The Southwestern Historical Quarterly, Volume 101, July 1997 - April, 1998 Page: 267
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the interviews and tell what is known about the interviewers.
In their preface the Bakers point out that the slave narratives "are filled with
contrasts and contradictions, truth and seeming fabrications, paradox and eva-
sions, reflection and exaggeration," and conclude that they must be interpreted
"with care and healthy skepticism." When we consider that the former slaves are
remembering back many decades and that the majority of them were children
during their time of bondage, we can see the necessity of reading with caution.
Nevertheless, these memoirs can tell us much about slavery as viewed from the
black rather than the white perspective.
In making these narratives readily accessible the Bakers have performed a
valuable service. This is true not only for historians but also for anyone interest-
ed in learning about the black child's experiences under bondage and the
details of everyday life for slaves. Food, shelter, clothing, recreation, folk medi-
cine, superstitions, and a variety of working conditions are described. Kind and
cruel masters and mistresses are portrayed; the brutality of many overseers is a
recurring theme. There are terrible memories of vicious punishments and com-
forting memories of the solace of religion and music. Forced sex and the callous
separation of family members are frequently mentioned.
The narratives and the commentaries are conveniently arranged in alphabet-
ical order. Reading these memoirs deepens our understanding of what it was
like to be a slave. Poignant illustrations by African American artist Kermit Oliver
enhance the experience.
Salado ELIZABETH SILVERTHORNE
African-American Political Thought, 89o-930 o: Washington, DuBois, Garvey, and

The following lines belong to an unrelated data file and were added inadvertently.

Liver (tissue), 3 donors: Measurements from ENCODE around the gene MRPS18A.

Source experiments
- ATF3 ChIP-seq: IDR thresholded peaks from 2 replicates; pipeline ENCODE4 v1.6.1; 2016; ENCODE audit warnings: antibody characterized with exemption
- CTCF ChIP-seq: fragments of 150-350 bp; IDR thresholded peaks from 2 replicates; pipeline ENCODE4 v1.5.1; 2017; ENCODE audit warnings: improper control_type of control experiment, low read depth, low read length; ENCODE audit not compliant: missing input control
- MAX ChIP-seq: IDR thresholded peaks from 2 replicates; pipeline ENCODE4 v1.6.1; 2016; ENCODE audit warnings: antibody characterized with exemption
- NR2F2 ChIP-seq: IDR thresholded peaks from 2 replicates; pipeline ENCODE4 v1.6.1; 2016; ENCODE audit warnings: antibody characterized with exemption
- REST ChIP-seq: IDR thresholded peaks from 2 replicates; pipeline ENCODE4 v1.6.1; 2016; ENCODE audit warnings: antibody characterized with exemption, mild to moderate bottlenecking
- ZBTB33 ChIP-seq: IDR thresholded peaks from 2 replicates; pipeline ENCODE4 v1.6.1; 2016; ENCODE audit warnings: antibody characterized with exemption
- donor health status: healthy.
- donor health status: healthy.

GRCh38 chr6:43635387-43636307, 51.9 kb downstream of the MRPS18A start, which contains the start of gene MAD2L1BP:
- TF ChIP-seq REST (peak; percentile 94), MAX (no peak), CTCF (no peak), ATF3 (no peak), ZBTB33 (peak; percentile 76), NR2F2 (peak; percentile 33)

Randolph. Edited by Cary D. Wintz. (Armonk: M. E. Sharpe, 1996. Pp.
xiv+344. Preface, introduction, selected bibliography, illustrations, index.
ISBN 1-56324-179-X. $22.95, paper.)
By 1970, concomitant with the blossoming of black studies, there arose a
great demand for writings by as well as for blacks-for historical biographies,
syntheses, and analyses of blacks who were not only part of the American past
but also agents in that past. With little to nothing on the market to satiate the
hunger for information, publishers and historians conspired to do the quick-
est thing possible. More or less representative selections of the ideas of black
history makers were spliced together, an introductory essay written, and,
presto, a book was released.
Soon, however, the anthologies wore out their welcomes as serious scholars
cried out for carefully edited collected works and book-length monographs.
Then came scholars who gave black leaders the kind of attention they deserved
and made available a large body of their writings. With major projects of
detailed analysis, collection, and organization of the contributions of black
thinkers during the years of the Gilded Age and Progressive Era under way, well-
done anthologies which permit the study of black political thought in this cru-
cial period are back in vogue. Cary Wintz has answered this new demand with a
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Texas State Historical Association. The Southwestern Historical Quarterly, Volume 101, July 1997 - April, 1998, periodical, 1998; Austin, Texas. (texashistory.unt.edu/ark:/67531/metapth117155/m1/319/: accessed July 27, 2017), University of North Texas Libraries, The Portal to Texas History, texashistory.unt.edu; crediting Texas State Historical Association.